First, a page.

The Catholic Church is very unhappy that the Obama Administration is going to shove birth control down their throat by making them provide contraception benefits in their health plans for their employees, most of whom are already using it and then conveniently forgetting to mention it in confession. And when the Catholic Church gets fighting mad they turn to rageaholic Bill Donohue of the Catholic League.
|Trojan Horses, Rick-Rolls and Multi-Angle Livestreaming as #OccupyPittsburgh Awaits Eviction|
|By: RFShunt Tuesday February 7, 2012 6:00 am|
The Occupy Pittsburgh encampment is a site of uneasy anticipation as people have gathered to support the occupation during what is probably its last hours at People’s Park (formerly Mellon Green). The day of waiting produced a great deal that is metaphorical of this ad hoc social movement.
A variety of links to articles/interviews on current topics that may be of interest.
Having used evangelicals to win Iowa, Rick Santorum is appealing, somewhat successfully, to the same Midwestern strain in Minnesota.
This has got to be my all-time favorite excuse for racist behavior EVER. “I wasn’t insulting black people, I was insulting Asian people! Also people with ears, as regards the Linkin Park thing. What, that’s no cool anymore?”
|Invitation to Evicted Occupiers From Occupy Delaware|
|By: ghostof911 Monday February 6, 2012 7:15 pm|
Occupy Delaware made its march to Spencer Plaza in the heart of downtown Wilmington, Delaware on November 6, 2011. It pitched its first tents on November 10, 2011. With the help of the ACLU, it secured its right to remain in the Plaza by taking its case to Chancery Court where judge Vice Chancellor Sam Glasscock III issued a restraining order against the City of Wilmington on behalf of the protesters. In an effort to avoid a court case involving First Amendment freedom of speech issues that it mostly likely would have lost, the City then offered the protesters a deal, which in effect gives Occupy Delaware the right to remain as an encampment in Spencer Plaza as long as it chooses.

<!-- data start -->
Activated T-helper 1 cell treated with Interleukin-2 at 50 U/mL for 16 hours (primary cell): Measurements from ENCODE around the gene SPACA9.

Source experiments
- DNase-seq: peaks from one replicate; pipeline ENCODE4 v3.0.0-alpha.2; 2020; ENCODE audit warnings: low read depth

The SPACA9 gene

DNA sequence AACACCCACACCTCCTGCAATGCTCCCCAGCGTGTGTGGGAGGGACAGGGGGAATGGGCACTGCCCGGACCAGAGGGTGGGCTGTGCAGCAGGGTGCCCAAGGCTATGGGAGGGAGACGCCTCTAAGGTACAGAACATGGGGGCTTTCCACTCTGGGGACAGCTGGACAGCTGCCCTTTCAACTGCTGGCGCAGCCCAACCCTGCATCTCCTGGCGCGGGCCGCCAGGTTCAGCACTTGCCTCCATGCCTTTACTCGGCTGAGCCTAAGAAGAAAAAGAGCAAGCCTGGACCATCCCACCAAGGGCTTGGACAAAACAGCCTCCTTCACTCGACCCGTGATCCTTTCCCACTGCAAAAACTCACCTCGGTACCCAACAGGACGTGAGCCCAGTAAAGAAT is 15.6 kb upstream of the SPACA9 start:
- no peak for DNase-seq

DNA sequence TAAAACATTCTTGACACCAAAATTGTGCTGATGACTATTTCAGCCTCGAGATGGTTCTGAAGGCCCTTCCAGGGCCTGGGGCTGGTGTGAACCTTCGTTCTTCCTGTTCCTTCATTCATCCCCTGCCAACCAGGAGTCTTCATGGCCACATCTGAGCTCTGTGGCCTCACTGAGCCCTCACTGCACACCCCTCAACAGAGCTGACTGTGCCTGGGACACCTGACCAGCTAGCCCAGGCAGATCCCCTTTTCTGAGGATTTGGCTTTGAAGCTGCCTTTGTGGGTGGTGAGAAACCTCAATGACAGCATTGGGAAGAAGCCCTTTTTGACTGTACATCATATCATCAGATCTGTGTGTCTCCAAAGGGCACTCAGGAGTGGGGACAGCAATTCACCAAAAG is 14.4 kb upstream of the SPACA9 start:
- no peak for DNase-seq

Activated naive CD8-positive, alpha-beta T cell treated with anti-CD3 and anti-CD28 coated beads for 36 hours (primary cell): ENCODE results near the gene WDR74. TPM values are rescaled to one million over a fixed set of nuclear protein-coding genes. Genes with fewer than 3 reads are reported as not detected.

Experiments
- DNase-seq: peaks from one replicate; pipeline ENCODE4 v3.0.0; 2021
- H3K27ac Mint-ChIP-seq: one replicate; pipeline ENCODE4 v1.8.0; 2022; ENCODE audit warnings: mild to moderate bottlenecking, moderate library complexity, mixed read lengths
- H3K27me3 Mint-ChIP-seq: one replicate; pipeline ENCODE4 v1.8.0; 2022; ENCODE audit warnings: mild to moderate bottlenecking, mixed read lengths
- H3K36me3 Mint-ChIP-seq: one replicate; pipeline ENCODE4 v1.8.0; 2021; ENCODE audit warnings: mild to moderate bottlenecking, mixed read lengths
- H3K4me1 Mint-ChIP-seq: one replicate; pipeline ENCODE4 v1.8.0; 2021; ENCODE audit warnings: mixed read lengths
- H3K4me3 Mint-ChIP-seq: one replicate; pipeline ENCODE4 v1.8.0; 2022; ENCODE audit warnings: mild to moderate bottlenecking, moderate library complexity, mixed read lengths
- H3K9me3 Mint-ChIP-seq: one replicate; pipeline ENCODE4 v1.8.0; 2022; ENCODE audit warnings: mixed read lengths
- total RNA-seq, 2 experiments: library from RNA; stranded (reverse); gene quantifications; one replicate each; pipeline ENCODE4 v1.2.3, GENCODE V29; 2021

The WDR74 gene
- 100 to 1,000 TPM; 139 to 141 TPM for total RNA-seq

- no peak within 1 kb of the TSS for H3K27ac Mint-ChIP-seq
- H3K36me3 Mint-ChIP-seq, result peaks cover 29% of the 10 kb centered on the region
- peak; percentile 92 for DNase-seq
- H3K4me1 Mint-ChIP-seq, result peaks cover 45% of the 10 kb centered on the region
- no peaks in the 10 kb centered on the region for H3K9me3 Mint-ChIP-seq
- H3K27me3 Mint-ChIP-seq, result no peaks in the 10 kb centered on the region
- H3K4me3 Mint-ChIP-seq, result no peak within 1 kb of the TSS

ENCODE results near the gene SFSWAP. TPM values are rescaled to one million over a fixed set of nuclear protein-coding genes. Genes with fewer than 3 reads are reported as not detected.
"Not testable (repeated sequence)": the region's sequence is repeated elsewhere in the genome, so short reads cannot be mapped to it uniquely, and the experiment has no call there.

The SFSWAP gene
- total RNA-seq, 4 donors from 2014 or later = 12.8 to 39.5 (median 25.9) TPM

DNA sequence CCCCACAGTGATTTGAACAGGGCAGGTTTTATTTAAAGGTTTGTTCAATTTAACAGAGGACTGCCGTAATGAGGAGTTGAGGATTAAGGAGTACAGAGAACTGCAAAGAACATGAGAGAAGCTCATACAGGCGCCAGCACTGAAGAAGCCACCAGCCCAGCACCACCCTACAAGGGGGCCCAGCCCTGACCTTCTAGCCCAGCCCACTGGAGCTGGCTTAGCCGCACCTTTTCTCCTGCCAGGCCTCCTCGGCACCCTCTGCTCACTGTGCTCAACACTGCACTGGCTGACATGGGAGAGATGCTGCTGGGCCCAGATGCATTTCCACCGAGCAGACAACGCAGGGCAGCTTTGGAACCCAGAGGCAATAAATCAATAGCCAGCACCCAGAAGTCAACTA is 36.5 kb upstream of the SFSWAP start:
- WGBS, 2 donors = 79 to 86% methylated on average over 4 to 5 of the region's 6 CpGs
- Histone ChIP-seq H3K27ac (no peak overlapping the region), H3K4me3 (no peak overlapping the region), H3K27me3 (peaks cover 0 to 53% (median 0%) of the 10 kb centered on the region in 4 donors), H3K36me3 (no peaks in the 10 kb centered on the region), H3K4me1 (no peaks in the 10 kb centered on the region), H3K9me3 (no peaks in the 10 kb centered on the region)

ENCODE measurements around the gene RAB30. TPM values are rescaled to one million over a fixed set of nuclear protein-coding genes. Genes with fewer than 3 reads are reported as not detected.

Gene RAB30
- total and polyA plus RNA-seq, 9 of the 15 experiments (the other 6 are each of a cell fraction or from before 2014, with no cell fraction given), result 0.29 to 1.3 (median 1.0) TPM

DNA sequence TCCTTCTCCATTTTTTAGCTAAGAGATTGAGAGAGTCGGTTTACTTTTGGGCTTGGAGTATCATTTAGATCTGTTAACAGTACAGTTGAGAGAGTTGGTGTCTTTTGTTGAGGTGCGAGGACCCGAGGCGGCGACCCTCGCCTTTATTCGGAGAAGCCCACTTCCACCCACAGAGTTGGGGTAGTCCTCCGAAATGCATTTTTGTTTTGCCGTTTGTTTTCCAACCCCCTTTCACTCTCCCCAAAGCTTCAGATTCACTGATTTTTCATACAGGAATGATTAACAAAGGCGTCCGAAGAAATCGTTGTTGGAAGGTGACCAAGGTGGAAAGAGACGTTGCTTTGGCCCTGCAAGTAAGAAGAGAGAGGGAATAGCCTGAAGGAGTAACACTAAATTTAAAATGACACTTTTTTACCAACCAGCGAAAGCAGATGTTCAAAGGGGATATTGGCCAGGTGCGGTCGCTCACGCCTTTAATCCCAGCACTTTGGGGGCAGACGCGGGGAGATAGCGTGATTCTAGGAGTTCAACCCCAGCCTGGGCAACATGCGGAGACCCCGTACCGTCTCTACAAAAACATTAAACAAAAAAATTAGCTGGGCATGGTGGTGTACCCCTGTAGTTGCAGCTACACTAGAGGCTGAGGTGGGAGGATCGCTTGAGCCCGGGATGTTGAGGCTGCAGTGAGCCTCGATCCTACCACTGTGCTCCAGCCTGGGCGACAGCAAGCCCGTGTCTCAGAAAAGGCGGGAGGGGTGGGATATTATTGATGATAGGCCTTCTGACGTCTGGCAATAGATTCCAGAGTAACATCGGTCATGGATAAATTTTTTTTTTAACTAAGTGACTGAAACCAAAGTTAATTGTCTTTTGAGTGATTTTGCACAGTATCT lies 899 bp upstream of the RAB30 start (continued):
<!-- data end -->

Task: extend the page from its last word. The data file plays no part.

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Corporations Are Not People: Why They Have More Rights Than You Do and What You Can Do About It Chat with Jeffrey Clements about his new book. Hosted by George Zornick.
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By Travis Waldron on Feb 6, 2012 at 10:45 am
While Super Bowl XLVI will be remembered for its dramatic ending, the issue of workers’ rights and union representation also surrounded the National Football League’s biggest game. A labor dispute nearly cost the NFL its 2011-12 season, and in the days before the game, Indiana passed an anti-union “right to work” law that led to union and Occupy protests at Indianapolis’ Super Bowl festivities throughout the week.
But despite fears from sports columnists and right-wing blogs that the protesters would “ruin the Super Bowl,” the only visible advocacy for some of the game’s viewers came in the form of a misleading anti-union attack ad from a corporate front group. The Center For Union Facts, an organization that has run newspaper ads comparing unions to Kim Jong-il’s authoritarian North Korean regime and endorsed an editorial comparing unions to Nazis, produced and paid for the 40-second ad, which ran in the Washington DC television market just before halftime ended. Watch it:
The ad’s claim that just 10 percent of current union members voted to form the union may be true, but it is incredibly misleading. Federal law mandates that more than 50 percent of a company’s workforce must vote in favor of the formation of a union. Most current union members, however, join unions that were formed years before and know that the union exists when they take the job.